Get your tent, sleeping bag and campfire stories ready for a Santa Clarita Valley Adventure this February. Early bird discount registration closes October 2. Last chance to register is January 16. Registration details here.

Oh and did I mention that Suzanna and Morgan (the dynamic duo co-founders of Pop-Up Adventure Play) have penned their own book and most recently


co-published, with Australian friends Playground Ideas, Loose Parts Manual. You can get your free copy here.

PS – remember to bring marshmallows…..

One Weekend, Two American Classics

It’s a glorious end-of-summer. On deck, steaming through the Bay of Fundy’s gulf of plenty, we keep the wind’s nip in check with sweaters and light jackets. Hands shade squinting eyes from rippling light as we scan for sea life. It’s our last hurrah adventure before the regimented schedule of school begins again.

Approaching Grand Manan, minke whales in groups of two and three briefly break the surface, their dorsal fins slipping below before rhythmically rising, then dipping, rising and dipping until they deep dive beyond our vision. It’s a wonderful welcome as we enter the island’s waters and skirt the shore’s sheer cliffs.


We are nearing the tail end of hot sun drenched days. The air temp is still warm enough to plunge into the take-your-breath-away water. Its salty buoyancy almost makes amends for the chill factor. Moored about 100 feet from the beach, is a floating home-made slide that until now we had only seen in photos. It’s a doozy, towering 15 feet above the water’s surface. And, for the coup de grâce, a tarzan rope dangles off the structure’s high point.


Among the bunch of kids swimming, sliding, splashing and swinging, we meet the nephew of the man who created this wonder-thrill, fun zone. The kids tell us they come here frequently and they’re visibly proud of this singular attraction. One of the moms guesses it’s been here for six or seven years. Our next trip to Grand Manan we’ll be making a beeline to the beach.

Back at hole-in-the-wall campground we hike a trail skirting the cliffs. No kids in the lead, they’re tucked in between adults. There are lots of roots on the ground, some brush and precipitous drops.


Then right in front of us is the ‘hole’. Our adventure rambles on hugging the coastal cliffs then zigging inland. Sometimes we wonder if we’re on the right path. Crossing a plank bridge we come into a clearing and a hand drawn map tells us we’re close to our temporary home. We’re tuckered from the heat and exertion and looking forward to some cold beverages and a tasty meal.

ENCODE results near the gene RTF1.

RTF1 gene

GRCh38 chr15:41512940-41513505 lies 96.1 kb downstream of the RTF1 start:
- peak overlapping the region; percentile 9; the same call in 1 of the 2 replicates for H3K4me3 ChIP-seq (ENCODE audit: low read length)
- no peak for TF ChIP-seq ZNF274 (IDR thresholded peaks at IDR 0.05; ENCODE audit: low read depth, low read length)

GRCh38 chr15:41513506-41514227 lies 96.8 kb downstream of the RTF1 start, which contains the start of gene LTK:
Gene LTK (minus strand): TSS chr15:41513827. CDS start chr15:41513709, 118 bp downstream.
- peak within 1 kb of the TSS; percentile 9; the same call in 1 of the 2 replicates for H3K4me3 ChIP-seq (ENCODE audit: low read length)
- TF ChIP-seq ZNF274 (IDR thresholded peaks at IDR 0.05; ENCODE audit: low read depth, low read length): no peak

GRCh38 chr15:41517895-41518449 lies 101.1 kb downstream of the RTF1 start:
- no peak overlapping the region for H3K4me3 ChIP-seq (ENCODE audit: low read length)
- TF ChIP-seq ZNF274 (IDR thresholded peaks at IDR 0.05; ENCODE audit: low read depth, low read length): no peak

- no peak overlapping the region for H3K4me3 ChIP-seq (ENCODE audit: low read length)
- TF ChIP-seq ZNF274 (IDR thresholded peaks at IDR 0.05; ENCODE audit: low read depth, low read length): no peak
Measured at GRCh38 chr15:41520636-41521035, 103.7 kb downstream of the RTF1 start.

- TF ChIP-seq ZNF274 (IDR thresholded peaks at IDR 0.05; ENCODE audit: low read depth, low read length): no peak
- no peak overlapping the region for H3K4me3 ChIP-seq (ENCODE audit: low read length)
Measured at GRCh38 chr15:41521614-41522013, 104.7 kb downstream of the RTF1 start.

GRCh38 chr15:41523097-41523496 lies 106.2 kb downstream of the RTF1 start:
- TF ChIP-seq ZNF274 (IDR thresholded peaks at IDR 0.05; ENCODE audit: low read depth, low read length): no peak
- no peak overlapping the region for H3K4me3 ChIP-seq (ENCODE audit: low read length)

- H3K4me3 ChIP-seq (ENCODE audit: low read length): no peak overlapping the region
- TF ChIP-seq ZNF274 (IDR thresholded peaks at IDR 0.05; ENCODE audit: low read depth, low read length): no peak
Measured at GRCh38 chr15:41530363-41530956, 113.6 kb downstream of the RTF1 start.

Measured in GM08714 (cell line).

But first there is another new experience that just can’t be missed. Again, it’s one of those magnetic simple pleasures – a small pond, rafts and poles. The kids’ first instinct is to race from the dock to the far shore. This ain’t the mighty Mississippi and it turns out that following a dry summer the water is very shallow in places and the rafts get snagged on rocks.


Without any parental prodding, repeated groundings transform a competitive dynamic into a cooperative venture. It’s not long before all three kids are barefooting and slipping off the rafts to push, pull and cajole them along their journeys. They work together as a team, problem solving, assessing changing circumstances and experimenting with possible solutions. They are consumed with the space and their actions and all the while they’re immersed in deep, playful moments.

Nearly an hour passes and the fun maintains its quiet intensity. Finally, I have to call the kids’ armada back to dock. There’s nearly a mutiny but civility triumphs and we all march up the road for supper.

In too short a time we’re back aboard the ferry on a calm Bay of Fundy morning. About two-thirds of the way to Blacks Harbour a pod of three finbacks is spotted tails high fiving the sky and misty spouts of breath billowing from their blowholes. I can almost hear a cry, “thar she blows”.

It’s a weekend to remember. We’ll be back.

Leave a comment if you know the two American Classics I am referring to in the title.